One fireman sits childlike on the pile by himself holding a bucket in his lap with one hand and filling it with the other very, very slowly. We leave him be.
They clear us off the pile again and bring in a bulldozer driven by a guy who moves his machine frantically in a very confined area with people on either side, their backs against the walls of buildings. He yanks and stabs at the pile. Tangled jagged metal bounces and overflows from the metal craw. He wears an American flag on his beefy shoulder and he is wide eyed in the stark light. Someone next to me says, “He’s a maniac”.
I explore a quiet, desolate aboveground parking garage slathered in ash considering where to sleep in this dreamscape. All the passenger windows of every vehicle are either down or busted out so I can open all the doors. I figure I can put down the seats in an SUV and sleep in there, but the photographer comes around with a flashlight shouting my name. She has word of a comfort station on Wall. She wants me to go with her because she believes in the “buddy system”.
We find a large room full of cots on the second floor of my old gym, in the mirrored room where scores of people used to hop around to aerobics workouts, and will again soon, I suppose, because the place is completely intact. The brand new cots squeak loudly whenever someone moves, but we sleep soundly. The photographer heads out at dawn for more photos and I follow shortly behind. The guardsman I meet on the way at the barricade waves me through without blinking.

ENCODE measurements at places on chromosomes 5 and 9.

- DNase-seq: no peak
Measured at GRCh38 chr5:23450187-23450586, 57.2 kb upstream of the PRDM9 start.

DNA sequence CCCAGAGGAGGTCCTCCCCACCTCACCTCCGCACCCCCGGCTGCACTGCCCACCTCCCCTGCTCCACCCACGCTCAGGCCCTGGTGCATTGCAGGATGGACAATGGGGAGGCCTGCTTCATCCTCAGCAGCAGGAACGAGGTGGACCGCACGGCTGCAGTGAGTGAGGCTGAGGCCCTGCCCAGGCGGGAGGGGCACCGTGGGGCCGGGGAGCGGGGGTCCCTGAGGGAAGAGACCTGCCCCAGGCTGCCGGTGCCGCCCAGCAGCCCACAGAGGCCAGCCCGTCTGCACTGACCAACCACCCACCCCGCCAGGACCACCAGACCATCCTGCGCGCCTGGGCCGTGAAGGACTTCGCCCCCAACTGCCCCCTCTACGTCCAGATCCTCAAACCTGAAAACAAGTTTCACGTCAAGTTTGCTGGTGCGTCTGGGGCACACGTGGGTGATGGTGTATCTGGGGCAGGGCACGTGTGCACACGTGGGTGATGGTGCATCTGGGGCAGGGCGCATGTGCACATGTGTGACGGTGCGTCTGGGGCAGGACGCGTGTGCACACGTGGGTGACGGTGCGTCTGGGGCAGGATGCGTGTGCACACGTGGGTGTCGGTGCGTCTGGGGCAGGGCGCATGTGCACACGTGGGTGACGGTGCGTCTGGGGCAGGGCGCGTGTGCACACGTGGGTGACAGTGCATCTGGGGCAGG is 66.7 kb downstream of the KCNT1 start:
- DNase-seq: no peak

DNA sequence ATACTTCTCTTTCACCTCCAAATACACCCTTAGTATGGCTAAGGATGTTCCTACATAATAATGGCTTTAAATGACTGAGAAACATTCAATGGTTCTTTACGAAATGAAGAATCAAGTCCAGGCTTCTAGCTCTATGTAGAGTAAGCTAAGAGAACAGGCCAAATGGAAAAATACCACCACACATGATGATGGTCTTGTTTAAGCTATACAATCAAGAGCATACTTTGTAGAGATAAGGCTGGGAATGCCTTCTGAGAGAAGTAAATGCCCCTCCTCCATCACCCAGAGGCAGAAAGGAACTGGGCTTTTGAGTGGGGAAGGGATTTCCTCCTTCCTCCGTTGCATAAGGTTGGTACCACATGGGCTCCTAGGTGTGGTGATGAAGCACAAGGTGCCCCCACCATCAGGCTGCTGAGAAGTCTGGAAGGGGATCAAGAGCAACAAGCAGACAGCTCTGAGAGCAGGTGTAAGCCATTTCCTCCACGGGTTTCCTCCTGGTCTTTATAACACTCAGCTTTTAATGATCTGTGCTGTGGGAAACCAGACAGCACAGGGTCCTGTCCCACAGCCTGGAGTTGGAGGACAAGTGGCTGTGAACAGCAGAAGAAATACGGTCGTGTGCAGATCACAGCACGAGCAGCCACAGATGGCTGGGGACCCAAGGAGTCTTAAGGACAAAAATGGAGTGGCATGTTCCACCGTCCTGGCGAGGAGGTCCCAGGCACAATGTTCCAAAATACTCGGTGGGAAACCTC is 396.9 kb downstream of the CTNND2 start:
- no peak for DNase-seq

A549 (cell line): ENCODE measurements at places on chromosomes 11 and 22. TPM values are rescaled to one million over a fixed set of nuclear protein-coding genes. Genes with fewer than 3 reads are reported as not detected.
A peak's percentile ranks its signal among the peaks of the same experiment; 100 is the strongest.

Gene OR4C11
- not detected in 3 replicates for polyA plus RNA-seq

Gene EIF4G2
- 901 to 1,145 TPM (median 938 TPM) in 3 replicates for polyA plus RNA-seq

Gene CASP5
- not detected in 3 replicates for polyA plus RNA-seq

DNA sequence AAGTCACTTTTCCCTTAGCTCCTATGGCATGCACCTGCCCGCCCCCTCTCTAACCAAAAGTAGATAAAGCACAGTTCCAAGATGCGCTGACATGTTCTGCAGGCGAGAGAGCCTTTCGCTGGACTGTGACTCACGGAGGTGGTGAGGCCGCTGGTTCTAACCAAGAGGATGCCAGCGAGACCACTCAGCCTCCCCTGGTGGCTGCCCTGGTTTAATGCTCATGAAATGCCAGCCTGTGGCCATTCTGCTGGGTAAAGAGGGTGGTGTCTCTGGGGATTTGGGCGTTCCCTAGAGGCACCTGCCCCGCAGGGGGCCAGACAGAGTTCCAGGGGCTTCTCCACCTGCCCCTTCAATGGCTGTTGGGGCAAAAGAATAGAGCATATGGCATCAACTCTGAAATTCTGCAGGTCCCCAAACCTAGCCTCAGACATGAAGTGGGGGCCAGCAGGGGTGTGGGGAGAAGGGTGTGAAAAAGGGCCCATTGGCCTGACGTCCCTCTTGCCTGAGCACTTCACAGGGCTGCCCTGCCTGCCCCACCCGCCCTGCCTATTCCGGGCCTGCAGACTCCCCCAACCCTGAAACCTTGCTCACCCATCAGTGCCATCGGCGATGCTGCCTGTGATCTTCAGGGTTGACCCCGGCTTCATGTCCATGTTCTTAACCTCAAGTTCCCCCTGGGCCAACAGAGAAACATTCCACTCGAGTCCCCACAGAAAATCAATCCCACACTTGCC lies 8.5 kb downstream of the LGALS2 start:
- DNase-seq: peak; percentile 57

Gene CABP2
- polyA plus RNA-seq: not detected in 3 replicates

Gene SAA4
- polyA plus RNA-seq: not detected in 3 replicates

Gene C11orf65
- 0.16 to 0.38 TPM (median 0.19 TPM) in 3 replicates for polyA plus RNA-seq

The hole in the ground where the South tower once stood becomes clearer this morning. It’s a small canyon, dropping off several hundred feet into smoky ruins. The opposite canyon wall lit up by the sun, all intricate shapes in rust brown rubble, rises into the sky. It would take an hour or so just to scramble up that far canyon wall.
A crag thrusts skyward at the south end of the canyon towering over the whole site. It’s a big piece of the South tower’s steel skin, the side that used to overlook the World Financial Center, the Hudson River, and New Jersey. Since all the glass is long gone it is a steel girder plane of long rectangles reaching into the sky, like a wafer with holes in it. These rectangles are the signature window frames of the towers.
When the wind shifts, the giant flag unfurled on the side of WFC across the way shows through the window frames of the South Tower’s skin, fluttering red, white, and blue. They should leave a piece of the skin, the last standing skeleton, as a memorial. Make it open space. A place where people can come years from now, and lie in the sun.